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*To*: AUDITORY@xxxxxxxxxxxxxxx*Subject*: Re: Definition and Measurement of Harmonicity*From*: beaucham <beaucham@xxxxxxxxxxxxxxxxxxxxxx>*Date*: Thu, 13 Jan 2005 11:08:58 -0600*Comments*: To: cshare01@QUB.AC.UK*Delivery-date*: Thu Jan 13 12:28:53 2005*Reply-to*: beaucham <beaucham@xxxxxxxxxxxxxxxxxxxxxx>*Sender*: AUDITORY Research in Auditory Perception <AUDITORY@xxxxxxxxxxxxxxx>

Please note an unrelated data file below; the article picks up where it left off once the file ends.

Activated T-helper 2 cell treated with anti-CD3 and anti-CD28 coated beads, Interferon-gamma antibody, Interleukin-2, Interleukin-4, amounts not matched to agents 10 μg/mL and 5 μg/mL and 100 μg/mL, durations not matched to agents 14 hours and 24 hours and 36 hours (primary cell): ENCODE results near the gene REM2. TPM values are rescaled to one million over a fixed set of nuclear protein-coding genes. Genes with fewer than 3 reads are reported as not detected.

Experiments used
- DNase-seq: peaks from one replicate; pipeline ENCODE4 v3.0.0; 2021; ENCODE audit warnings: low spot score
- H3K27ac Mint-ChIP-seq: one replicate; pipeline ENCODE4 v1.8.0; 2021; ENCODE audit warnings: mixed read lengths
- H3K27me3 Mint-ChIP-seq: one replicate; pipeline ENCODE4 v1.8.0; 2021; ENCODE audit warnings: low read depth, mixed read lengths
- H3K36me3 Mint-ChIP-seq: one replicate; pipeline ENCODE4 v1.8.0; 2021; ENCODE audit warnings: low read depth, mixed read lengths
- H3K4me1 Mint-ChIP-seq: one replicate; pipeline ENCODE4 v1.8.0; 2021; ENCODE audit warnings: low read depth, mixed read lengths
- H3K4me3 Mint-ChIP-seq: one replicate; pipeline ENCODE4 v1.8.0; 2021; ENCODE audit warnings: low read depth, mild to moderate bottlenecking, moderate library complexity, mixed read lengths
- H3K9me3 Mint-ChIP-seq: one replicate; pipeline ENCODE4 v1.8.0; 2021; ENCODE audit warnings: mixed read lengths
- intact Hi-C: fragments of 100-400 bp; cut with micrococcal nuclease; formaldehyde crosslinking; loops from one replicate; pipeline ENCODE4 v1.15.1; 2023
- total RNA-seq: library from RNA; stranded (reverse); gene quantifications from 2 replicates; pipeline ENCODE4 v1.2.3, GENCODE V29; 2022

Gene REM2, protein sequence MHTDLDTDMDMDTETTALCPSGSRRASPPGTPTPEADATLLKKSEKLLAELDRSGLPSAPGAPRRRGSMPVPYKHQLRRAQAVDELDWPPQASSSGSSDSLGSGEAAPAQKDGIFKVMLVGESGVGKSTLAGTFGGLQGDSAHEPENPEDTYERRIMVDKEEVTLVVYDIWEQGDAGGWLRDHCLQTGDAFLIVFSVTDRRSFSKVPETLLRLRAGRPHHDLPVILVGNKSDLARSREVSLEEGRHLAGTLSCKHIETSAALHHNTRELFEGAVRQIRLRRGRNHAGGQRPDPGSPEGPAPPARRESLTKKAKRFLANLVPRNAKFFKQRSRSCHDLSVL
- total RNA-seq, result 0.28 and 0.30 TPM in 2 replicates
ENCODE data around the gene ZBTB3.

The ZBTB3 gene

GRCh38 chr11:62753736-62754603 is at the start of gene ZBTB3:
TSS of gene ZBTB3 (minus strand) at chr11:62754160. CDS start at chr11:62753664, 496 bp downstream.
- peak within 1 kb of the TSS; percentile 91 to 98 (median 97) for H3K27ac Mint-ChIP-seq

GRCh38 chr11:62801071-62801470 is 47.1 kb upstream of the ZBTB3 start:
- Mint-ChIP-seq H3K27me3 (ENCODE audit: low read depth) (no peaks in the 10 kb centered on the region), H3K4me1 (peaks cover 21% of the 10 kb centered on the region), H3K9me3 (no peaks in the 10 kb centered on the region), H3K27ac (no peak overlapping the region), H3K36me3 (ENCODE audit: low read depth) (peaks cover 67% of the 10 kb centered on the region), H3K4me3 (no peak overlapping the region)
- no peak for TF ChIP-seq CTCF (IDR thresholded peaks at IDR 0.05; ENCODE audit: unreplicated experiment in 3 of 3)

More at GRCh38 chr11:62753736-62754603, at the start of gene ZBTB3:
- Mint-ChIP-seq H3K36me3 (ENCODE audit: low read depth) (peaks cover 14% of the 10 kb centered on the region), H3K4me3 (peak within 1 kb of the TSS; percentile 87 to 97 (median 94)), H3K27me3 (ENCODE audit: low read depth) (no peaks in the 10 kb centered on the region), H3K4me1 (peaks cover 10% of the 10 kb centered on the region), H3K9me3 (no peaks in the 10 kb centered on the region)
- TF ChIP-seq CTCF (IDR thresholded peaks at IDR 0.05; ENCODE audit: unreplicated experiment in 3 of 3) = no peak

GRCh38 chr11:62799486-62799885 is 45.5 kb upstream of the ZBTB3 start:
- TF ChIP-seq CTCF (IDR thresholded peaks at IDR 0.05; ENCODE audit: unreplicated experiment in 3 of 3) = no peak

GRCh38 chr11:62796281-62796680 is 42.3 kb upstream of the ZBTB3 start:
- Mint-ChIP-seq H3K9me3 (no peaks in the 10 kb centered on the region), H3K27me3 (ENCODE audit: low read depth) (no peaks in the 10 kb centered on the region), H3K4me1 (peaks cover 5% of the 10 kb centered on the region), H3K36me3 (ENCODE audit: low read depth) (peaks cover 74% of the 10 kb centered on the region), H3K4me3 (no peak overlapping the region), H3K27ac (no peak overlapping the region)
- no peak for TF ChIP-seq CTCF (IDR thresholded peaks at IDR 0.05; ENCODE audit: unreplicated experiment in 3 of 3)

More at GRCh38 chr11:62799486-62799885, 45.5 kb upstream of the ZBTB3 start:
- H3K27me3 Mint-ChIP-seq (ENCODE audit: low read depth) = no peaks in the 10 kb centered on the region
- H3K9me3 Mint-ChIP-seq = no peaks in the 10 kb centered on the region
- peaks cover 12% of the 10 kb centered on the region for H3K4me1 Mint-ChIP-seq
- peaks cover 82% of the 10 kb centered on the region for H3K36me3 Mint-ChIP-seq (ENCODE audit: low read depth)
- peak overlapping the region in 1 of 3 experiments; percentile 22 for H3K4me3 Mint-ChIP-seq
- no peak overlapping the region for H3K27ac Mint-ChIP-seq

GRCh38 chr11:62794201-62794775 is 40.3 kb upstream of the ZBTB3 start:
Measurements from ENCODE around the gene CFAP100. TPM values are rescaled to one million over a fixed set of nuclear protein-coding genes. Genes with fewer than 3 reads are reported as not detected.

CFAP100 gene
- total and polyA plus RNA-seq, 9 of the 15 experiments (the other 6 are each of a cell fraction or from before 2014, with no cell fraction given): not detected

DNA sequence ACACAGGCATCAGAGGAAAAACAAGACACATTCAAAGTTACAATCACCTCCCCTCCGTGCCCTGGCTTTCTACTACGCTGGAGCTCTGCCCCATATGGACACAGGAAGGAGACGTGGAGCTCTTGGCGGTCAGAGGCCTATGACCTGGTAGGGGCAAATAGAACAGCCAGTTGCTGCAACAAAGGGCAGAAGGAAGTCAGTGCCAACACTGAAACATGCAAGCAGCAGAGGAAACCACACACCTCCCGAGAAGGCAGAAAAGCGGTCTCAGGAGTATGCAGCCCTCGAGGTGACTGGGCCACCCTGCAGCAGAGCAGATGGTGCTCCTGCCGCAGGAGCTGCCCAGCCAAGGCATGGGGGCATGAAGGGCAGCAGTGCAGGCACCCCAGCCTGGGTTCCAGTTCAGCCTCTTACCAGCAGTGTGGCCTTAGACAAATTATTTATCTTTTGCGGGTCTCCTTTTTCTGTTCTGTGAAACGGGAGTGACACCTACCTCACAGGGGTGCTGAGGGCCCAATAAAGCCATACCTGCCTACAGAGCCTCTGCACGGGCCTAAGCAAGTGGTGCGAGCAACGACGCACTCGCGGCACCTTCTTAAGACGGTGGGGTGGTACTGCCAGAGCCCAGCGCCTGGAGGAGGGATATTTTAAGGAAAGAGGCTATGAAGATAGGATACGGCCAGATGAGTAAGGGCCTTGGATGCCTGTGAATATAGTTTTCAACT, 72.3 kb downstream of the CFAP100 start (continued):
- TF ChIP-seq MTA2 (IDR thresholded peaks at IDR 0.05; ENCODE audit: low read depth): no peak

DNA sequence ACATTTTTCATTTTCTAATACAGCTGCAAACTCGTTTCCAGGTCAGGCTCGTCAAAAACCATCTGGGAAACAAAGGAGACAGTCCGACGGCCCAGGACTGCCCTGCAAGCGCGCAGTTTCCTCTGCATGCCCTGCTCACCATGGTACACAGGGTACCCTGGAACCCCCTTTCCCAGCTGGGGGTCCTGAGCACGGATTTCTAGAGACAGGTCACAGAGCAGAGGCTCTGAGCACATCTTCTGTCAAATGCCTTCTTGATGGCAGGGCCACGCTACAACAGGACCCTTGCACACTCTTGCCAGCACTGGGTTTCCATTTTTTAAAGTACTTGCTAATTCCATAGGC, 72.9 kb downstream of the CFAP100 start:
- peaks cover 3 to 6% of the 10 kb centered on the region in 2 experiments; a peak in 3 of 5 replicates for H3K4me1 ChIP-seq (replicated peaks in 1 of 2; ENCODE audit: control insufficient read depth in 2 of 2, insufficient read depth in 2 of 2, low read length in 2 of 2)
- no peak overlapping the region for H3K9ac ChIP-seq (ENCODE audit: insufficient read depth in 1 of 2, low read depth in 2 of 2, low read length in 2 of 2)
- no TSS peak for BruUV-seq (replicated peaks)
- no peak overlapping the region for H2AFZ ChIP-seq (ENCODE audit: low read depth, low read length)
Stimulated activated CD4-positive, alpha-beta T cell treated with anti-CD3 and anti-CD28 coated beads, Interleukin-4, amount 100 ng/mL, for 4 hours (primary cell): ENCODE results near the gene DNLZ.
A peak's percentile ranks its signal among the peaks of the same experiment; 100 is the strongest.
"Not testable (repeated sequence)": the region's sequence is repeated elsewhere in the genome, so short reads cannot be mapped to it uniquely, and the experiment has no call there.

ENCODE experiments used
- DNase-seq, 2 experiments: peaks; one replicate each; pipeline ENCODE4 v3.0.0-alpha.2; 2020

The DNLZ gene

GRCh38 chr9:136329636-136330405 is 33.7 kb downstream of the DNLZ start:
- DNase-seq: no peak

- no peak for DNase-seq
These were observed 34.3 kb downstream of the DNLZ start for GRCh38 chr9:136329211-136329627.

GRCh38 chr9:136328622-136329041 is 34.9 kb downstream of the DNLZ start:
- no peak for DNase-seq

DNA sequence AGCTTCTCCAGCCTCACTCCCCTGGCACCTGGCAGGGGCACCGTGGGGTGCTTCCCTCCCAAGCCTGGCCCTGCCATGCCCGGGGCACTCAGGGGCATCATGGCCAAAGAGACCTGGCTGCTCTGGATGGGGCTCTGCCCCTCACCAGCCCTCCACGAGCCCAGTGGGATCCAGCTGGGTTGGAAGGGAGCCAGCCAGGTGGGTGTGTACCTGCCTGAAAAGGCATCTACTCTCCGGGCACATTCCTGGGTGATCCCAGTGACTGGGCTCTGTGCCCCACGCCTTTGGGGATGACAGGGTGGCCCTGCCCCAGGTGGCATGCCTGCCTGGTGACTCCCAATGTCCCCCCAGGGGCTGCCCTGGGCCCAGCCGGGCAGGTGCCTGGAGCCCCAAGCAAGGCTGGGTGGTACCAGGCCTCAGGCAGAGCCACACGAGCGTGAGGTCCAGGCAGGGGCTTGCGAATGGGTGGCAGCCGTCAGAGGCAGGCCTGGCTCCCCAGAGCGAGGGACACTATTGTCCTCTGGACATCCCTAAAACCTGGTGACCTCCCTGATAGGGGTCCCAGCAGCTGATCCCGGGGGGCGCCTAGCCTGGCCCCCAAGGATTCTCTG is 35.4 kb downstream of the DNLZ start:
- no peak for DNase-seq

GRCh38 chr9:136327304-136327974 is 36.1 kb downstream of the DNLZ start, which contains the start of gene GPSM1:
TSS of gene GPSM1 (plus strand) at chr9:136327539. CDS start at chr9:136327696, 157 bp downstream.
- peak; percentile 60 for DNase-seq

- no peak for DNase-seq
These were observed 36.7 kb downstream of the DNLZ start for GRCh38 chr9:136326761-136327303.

Hi Chris, This is a subject that I'm interested in. However, I'm not quite sure what you mean by "harmonicity". Are you thinking of chords or are you thinking about "the degree to which single sounds contain only harmonics"? In the latter case, an inharmonicity coefficient can be defined as B[k] = 2*(f[k] - k*f[1])/((k^2 - 1)*k*f[1]), where k = partial number and f[k] = partial frequency. If B[k] follows a certain law which is approximately true for string tones, it will be independent of k. However, it real life you have to average it over k to get a single value. (For details, see, for instance, Rossing's The Science of Sound.) Typical B values for the piano are .0001 to .01. Physically, it depends on tension, mass-per-unit-length, and Young's modulus (stiffness). I don't know that it gives reasonable answers for instruments other than free-vibrating string instruments, but the idea is to compute an average deviation from a strictly harmonic relationship and normalize it according to frequency somehow. Best, Jim Beauchamp University of Illinois at Urbana-Champaign jwbeauch@xxxxxxxx ************************************************************************* Original message: >From: Chris Share <cshare01@xxxxxxxxx> >Date: Thu, 13 Jan 2005 14:50:20 +0000 >To: AUDITORY@xxxxxxxxxxxxxxx >Subject: Definition and Measurement of Harmonicity > >Hi, > >I'm interested in analysing musical signals in terms of their harmonicity. > >There are numerous references to harmonicity in the literature however I >can't find a precise definition of it. Is there an agreed definition for >this term? > >If someone could point me to some relevant literature it would be very >much appreciated. > >Cheers, > >Chris Share

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